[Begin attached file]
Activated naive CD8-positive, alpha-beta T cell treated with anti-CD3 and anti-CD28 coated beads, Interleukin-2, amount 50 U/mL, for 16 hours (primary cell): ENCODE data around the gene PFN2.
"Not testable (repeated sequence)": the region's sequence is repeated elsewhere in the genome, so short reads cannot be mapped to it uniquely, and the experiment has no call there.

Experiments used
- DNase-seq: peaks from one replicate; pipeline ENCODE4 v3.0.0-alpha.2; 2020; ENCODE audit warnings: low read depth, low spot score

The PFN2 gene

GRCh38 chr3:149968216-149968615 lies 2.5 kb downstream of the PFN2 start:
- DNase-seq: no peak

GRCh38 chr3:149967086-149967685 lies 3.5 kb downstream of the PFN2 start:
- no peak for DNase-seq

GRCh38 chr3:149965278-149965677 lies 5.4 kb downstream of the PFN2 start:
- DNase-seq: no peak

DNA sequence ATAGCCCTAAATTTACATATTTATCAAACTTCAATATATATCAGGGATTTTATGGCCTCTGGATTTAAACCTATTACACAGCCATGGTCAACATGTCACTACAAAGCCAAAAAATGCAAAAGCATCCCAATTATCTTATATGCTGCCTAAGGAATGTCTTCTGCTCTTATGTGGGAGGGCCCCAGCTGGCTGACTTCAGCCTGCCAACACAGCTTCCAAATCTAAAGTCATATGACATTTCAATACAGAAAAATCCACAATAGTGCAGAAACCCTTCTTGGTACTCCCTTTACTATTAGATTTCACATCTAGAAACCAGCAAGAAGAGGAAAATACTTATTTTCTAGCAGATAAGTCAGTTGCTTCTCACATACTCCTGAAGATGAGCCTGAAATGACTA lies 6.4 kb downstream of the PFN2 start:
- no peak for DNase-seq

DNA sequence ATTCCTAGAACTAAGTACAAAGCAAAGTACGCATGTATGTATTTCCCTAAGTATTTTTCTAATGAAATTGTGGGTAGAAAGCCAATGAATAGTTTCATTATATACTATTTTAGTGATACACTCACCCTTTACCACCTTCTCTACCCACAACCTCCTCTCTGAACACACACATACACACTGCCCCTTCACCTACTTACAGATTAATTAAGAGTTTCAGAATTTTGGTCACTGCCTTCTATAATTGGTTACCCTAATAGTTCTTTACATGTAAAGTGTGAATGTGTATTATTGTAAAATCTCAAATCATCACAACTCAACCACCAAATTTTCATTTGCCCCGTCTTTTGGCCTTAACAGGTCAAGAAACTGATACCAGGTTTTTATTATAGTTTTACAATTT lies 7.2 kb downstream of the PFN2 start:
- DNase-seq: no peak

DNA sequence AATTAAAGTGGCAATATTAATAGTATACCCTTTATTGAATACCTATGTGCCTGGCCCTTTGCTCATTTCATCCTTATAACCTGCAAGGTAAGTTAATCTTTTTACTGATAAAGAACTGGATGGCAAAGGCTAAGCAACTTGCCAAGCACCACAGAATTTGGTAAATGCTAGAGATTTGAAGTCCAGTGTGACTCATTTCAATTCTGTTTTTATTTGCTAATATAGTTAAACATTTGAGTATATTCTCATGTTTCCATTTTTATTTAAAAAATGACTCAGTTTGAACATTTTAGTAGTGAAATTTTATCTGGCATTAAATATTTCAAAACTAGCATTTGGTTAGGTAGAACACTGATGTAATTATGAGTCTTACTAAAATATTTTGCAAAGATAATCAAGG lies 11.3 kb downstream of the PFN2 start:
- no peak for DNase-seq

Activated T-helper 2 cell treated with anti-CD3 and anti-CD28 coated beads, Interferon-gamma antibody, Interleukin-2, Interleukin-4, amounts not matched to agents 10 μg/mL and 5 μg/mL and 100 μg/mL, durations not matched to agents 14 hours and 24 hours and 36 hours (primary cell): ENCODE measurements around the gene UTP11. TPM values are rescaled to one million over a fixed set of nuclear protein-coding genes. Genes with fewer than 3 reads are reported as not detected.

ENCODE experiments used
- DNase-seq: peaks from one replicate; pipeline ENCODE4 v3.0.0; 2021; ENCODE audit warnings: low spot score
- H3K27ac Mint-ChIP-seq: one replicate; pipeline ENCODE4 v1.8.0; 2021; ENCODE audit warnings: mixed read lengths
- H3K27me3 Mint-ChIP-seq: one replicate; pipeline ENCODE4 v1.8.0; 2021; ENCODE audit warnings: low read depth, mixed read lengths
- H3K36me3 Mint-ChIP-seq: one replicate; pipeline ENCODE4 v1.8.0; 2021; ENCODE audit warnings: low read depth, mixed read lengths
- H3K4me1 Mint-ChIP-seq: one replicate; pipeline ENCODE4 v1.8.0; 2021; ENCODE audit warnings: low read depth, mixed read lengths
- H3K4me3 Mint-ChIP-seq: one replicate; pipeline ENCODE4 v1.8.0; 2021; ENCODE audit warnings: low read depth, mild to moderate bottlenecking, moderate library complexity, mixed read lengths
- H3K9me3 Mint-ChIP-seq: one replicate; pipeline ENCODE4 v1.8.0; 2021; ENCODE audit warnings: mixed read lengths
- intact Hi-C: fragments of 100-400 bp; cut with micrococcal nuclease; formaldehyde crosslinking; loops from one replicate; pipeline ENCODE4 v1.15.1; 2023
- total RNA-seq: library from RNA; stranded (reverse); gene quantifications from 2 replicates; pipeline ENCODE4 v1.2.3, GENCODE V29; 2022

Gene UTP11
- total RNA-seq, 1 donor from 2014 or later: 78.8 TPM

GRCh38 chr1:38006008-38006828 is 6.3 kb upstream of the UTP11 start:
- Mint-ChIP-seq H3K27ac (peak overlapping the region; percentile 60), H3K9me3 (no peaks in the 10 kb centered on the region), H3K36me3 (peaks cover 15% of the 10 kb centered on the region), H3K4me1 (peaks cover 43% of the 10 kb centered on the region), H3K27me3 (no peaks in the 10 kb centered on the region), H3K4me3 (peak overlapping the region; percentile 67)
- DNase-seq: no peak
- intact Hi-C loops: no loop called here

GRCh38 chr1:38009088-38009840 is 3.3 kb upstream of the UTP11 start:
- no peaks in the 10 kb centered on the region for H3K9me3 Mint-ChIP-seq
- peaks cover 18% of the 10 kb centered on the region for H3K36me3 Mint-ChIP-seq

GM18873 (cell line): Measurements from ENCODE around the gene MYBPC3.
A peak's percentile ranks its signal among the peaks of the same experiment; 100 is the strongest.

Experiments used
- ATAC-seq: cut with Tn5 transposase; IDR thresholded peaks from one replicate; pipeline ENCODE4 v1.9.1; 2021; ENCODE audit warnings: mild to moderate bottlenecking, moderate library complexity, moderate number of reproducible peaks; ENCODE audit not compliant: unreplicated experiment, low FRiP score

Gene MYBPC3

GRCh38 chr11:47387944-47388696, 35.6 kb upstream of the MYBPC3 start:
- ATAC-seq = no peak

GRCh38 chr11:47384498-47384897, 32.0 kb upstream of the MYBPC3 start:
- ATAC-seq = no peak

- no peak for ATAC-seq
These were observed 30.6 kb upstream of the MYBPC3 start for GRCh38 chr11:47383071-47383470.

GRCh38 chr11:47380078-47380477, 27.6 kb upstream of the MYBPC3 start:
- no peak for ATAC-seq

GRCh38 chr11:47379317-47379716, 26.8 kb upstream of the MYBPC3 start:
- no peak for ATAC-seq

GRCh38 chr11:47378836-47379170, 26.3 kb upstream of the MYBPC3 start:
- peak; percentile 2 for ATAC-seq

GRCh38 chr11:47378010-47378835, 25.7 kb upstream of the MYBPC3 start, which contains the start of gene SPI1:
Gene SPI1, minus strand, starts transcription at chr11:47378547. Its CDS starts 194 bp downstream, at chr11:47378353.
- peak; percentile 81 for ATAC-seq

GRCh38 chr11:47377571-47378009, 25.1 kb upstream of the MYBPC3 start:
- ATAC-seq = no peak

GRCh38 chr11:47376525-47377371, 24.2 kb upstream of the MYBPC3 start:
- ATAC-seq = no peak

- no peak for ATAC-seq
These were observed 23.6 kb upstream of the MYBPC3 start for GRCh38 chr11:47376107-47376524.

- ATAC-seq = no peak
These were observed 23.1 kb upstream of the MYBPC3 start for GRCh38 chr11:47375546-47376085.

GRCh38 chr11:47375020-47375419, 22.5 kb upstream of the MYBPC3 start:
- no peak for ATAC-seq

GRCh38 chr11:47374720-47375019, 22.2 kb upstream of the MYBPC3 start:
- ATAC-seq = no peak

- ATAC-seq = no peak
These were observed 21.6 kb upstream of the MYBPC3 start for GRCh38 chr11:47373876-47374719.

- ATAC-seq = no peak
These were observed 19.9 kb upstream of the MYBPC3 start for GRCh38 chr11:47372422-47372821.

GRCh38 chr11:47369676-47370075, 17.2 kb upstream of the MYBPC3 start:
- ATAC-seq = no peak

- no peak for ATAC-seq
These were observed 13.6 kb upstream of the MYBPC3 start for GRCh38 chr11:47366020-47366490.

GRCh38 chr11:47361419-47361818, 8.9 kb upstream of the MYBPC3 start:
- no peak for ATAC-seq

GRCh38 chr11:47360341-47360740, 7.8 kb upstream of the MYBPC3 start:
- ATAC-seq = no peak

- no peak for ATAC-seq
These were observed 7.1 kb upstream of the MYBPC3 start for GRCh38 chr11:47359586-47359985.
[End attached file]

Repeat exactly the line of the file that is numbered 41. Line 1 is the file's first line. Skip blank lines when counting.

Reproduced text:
- ATAC-seq: cut with Tn5 transposase; IDR thresholded peaks from one replicate; pipeline ENCODE4 v1.9.1; 2021; ENCODE audit warnings: mild to moderate bottlenecking, moderate library complexity, moderate number of reproducible peaks; ENCODE audit not compliant: unreplicated experiment, low FRiP score